Survey Data Points to Weak Economic Profile for May
Survey data published by Markit Economics this week anticipates a weak US economic profile for May.
Today’s flash estimate of the Services PMI for this month dipped modestly to 51.2, or just slightly above the neutral 50 mark that separates growth from contraction. The news follows Monday’s preliminary May numbers for the US Manufacturing PMI in May, which is close to a stagnant reading of 50.5. Taken together, the two updates suggest that economic activity decelerated in May.
“A deterioration in the survey data for May deal a blow to hopes that the US economy will rebound in the second quarter after the dismal start to the year,”says Chris Williamson, Markit’s chief economist, in today’s report. “Service sector growth has slowed in May to one of the weakest rates seen since 2009, and manufacturing is already in its steepest downturn since the recession.
Blending the manufacturing and services PMIs into a composite index currently projects GDP growth that’s almost as slow as the first quarter’s tepid 0.5% rise (seasonally adjusted annual rate), according to Markit. “Having correctly forewarned of the near-stalling of the economy in the first quarter, the surveys are now pointing to just 0.7% annualized GDP growth in the second quarter, notwithstanding any sudden change in June,” advises Williamson.
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The soft PMI data implies that the Atlanta Fed’s May 17 nowcast, which projects Q2 GDP to grow at relatively healthy 2.5%, is vulnerable to a downgrade in tomorrow’s scheduled update (May 26).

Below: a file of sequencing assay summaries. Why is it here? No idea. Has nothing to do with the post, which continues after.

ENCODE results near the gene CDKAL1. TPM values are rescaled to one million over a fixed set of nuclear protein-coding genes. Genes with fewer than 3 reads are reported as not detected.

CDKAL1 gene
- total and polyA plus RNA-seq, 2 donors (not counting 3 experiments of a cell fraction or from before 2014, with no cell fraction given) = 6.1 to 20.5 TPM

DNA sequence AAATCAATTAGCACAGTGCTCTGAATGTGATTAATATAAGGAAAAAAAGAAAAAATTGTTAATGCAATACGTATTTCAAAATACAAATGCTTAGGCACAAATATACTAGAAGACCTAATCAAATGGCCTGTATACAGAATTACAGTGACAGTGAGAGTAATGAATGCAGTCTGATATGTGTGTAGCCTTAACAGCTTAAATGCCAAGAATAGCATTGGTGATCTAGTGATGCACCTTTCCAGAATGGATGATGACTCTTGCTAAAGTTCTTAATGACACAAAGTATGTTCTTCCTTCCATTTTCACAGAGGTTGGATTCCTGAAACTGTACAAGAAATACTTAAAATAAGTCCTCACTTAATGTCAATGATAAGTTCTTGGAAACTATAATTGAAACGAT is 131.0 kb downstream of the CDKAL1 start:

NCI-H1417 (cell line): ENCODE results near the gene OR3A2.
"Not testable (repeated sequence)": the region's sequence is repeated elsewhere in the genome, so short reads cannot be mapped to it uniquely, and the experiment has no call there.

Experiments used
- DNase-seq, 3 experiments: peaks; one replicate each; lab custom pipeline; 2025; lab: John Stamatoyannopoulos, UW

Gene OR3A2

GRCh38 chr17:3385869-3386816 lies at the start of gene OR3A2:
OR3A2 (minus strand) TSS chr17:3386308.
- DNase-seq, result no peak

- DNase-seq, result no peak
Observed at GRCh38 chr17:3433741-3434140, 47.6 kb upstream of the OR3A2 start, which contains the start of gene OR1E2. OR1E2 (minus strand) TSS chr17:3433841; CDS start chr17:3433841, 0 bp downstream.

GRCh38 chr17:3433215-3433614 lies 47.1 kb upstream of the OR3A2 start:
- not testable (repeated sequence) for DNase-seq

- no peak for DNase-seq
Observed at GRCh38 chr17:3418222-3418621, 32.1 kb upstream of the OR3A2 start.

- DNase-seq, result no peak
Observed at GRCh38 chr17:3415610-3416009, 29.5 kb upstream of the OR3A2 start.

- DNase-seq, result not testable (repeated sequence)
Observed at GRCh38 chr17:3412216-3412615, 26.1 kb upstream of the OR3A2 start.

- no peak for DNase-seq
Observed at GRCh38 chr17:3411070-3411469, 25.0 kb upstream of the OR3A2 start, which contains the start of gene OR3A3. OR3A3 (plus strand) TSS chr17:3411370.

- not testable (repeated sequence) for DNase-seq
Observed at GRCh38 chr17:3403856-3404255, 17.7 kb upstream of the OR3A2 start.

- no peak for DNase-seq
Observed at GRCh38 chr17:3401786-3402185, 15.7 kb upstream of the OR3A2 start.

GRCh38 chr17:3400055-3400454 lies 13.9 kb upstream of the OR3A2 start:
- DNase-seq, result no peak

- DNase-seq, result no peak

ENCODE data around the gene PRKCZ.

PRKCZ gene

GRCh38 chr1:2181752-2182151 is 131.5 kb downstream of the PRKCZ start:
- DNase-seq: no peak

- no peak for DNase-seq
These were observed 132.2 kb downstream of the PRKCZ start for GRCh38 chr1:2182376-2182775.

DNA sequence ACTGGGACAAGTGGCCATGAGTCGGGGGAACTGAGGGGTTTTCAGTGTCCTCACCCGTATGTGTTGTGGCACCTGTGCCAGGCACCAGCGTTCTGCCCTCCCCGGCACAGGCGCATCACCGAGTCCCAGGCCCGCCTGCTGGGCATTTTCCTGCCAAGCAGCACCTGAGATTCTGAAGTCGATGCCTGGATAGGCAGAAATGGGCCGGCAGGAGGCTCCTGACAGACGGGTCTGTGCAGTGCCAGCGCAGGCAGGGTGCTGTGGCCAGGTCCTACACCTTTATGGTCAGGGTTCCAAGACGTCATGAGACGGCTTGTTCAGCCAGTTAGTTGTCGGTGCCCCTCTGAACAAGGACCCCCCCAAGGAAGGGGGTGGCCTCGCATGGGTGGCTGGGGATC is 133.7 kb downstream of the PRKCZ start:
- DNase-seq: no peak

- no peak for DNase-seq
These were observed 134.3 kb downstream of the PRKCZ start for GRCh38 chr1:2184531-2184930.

Meantime, keep in mind that the May economic profile is still largely a mystery based on hard data. But for the moment, the early clues for this month inspire managing expectations down.
For perspective, let’s recall that the April macro profile shows that the macro trend weakened, based on the three-month average of the Chicago Fed’s National Activity Index. Still, last month’s reading of this economic benchmark remained well above the tipping point that marks the start of recessions. Ditto for last week’seconomic profile for April.
The question is whether the worrisome PMI figures will find confirmation in the upcoming economic reports? The answer begins to roll out with tomorrow’s weekly update on jobless claims and the monthly release on durable goods orders, followed by next week’s data on personal income and spending.
Meantime, the preliminary numbers for May via the PMI reports leave room for wondering if the expected Q2 rebound is susceptible to an attitude adjustment in the weeks ahead.